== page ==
In his motion for reconsideration, plaintiff now argues that the court should not have dismissed his third-party-beneficiary claim by relying upon a "single, incomplete, heavily redacted copy of the March Agreement." Plaintiff's Memorandum in Support of his Motion for Reconsideration ("Pl. Mem.") at 10. Plaintiff argues that further discovery and a complete copy of the March Agreement will reveal that defendants intended that the March Agreement benefit him. Id. Upon further reflection, the court agrees that plaintiff's third-party-beneficiary claim should not be dismissed at this stage of the litigation.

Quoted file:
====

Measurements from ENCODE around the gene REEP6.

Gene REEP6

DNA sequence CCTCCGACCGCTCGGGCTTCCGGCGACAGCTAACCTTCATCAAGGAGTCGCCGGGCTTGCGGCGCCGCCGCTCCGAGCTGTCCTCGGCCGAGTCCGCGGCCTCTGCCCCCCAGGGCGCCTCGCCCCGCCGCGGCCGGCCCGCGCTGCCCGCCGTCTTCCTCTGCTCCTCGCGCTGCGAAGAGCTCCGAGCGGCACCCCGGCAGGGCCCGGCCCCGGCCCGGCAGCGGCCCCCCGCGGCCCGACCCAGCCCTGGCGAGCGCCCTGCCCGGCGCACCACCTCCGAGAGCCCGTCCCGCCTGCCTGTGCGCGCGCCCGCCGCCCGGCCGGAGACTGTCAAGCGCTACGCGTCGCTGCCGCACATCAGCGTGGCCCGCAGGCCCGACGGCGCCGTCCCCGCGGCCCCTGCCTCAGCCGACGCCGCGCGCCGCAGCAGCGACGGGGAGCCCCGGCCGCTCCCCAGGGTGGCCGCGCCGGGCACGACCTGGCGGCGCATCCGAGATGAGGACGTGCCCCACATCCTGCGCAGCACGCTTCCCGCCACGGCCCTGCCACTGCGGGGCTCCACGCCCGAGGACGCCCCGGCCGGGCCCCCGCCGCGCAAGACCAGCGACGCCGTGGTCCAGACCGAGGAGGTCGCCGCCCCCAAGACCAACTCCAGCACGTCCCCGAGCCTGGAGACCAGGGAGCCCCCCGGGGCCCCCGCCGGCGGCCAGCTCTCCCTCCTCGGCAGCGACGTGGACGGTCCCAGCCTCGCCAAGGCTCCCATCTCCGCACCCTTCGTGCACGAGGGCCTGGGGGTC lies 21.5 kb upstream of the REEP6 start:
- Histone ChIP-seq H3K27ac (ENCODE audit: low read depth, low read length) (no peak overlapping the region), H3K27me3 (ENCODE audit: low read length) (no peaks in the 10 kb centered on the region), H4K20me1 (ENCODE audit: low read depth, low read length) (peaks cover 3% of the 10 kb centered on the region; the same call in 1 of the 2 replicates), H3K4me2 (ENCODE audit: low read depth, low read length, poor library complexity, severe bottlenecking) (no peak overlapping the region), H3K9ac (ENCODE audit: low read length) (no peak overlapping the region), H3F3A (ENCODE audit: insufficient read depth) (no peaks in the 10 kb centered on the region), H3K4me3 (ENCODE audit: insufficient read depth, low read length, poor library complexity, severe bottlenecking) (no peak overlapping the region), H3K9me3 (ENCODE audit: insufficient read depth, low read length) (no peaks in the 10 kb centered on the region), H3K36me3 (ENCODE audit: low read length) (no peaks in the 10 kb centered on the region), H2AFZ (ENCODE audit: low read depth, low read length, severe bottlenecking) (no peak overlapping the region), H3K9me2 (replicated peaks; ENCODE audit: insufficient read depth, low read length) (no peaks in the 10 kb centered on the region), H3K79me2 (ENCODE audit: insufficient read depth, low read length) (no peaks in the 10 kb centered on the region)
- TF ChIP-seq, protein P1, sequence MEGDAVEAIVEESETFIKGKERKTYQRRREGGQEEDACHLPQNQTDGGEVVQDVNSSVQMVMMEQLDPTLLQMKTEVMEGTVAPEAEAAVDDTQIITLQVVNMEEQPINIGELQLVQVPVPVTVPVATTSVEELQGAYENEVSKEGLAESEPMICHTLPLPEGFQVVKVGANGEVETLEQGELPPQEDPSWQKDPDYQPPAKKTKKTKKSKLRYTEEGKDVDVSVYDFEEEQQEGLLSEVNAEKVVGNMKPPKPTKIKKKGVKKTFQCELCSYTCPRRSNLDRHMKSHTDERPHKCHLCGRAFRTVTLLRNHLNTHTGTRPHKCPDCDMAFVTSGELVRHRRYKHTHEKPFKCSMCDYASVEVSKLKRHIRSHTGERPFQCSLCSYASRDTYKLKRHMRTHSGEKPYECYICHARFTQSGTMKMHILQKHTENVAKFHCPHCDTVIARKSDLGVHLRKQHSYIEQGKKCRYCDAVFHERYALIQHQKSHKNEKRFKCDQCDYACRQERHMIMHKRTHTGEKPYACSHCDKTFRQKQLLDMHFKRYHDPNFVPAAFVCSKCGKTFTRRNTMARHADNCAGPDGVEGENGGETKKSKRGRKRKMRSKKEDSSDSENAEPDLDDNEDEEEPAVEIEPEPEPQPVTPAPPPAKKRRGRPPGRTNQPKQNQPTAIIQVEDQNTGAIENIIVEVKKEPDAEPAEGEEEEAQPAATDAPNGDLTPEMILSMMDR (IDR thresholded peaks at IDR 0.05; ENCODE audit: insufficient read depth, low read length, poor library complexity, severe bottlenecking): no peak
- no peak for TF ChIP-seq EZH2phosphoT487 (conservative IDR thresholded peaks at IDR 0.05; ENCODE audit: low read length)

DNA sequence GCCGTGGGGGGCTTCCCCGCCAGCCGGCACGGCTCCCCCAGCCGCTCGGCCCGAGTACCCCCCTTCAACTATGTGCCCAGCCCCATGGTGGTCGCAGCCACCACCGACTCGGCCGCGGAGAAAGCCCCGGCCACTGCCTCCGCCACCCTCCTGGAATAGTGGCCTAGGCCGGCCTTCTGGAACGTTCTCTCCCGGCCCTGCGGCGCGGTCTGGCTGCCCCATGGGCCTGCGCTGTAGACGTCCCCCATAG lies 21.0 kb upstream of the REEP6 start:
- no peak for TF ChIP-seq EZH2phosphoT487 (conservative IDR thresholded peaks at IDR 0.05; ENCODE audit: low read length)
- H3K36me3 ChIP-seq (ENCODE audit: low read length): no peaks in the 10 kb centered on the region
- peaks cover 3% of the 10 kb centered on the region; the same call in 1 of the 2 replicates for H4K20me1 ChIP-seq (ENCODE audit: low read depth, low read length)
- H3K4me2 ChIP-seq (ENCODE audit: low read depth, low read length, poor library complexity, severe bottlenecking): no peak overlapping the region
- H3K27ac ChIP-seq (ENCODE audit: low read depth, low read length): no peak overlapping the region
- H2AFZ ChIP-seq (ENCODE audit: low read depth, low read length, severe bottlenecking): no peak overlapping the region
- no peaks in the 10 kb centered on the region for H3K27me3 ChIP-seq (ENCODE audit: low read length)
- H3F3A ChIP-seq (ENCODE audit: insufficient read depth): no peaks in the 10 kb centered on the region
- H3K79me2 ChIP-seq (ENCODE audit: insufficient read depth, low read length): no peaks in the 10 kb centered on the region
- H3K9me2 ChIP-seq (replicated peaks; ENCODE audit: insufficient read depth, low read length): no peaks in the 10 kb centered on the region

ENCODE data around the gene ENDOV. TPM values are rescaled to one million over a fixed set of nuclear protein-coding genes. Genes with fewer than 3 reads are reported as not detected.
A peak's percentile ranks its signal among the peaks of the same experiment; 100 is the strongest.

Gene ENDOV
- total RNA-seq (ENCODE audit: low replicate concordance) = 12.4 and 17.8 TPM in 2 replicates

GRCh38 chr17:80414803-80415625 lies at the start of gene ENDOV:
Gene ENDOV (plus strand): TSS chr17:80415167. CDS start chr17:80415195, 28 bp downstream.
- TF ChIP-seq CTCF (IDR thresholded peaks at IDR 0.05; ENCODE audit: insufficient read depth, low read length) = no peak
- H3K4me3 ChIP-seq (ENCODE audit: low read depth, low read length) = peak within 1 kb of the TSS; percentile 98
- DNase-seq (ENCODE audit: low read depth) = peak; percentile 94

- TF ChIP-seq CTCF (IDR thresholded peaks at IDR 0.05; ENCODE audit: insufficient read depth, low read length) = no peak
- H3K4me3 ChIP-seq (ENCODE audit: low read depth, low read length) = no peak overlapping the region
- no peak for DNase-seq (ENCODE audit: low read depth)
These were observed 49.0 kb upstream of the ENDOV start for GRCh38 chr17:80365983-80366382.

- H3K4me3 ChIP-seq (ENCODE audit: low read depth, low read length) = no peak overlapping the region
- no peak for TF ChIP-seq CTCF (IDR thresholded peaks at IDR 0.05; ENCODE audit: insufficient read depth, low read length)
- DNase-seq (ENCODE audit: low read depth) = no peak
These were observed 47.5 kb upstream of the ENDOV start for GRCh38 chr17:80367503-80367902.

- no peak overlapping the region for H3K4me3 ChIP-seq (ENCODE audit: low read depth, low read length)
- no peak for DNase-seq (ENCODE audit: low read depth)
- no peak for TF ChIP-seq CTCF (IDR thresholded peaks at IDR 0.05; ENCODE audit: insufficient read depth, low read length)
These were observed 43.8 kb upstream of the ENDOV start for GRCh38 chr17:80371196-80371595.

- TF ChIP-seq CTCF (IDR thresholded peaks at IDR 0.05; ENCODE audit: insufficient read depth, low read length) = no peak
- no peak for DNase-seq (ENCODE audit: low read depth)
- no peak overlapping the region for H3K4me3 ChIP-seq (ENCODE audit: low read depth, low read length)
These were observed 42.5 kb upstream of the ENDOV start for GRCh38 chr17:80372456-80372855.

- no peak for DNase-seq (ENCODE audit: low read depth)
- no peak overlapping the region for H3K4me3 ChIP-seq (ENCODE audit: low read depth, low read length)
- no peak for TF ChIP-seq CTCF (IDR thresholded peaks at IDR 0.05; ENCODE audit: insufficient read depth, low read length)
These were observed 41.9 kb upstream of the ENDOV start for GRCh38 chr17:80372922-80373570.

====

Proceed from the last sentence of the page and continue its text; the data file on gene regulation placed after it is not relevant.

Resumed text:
The court must reconsider its previous ruling because the parties have not submitted a complete version of the March Agreement to the court. In his Amended Complaint, plaintiff alleges that defendants entered into the March Agreement and that he is an intended beneficiary of that agreement, because Konig promised to pay to plaintiff all sums due under the Loan Agreement and Note. Amended Compl. ¶¶ 40-41. A review of the redacted version of the March Agreement currently before the court suggests that the agreement is not intended to benefit plaintiff; but a "contract must be 'read as a whole to determine its purpose and intent.'" In re El-Roh Realty Corp., 74 A.D.3d 1796, 1799 (N.Y. App. Div. 2010) (citation omitted). The provisions currently redacted from the March Agreement may shed additional light upon defendants' intentions. Without reviewing those provisions, this court cannot conclude, as a matter of law, that the plain language of the March Agreement rules out any intent on the part of defendants to benefit plaintiff. See Grand Heritage Management, LLC v. Murphy, No. 06 Civ. 5977, 2007 WL 3355380, at *4 (S.D.N.Y. Nov. 7, 2007) ("Dismissal of a third-party-beneficiary claim is appropriate where the contract rules out any intent to benefit the claimant."); Thomas v. New York City, 814 F. Supp. 1139, 1152 (E.D.N.Y. 1993) (denying a motion to dismiss a third-party-beneficiary claim because "the analysis of whether a party is a third-party beneficiary depends in part on the provisions of the contract at issue"; as "the plaintiffs have not submitted the contracts, . . . the Court is unable to determine the issue of whether the plaintiffs are in fact third-party beneficiaries."); Morse/Diesel, Inc. v. Atlantic Richfield Co., 199 A.D.2d 83, 83 (N.Y. App. Div. 1993) (denying motion to dismiss third-party-beneficiary claim because the "ambiguity in the sub-subcontract does not preclude a determination as a matter of law with respect to plaintiffs' status as third-party beneficiaries"). Thus, accepting all allegations in the complaint as true and drawing all reasonable inferences in favor of plaintiff, as this court must on a motion to dismiss, see Scheuer v. Rhodes, 416 U.S. 232, 236 (1974), plaintiff has sufficiently alleged a third party beneficiary claim against Konig.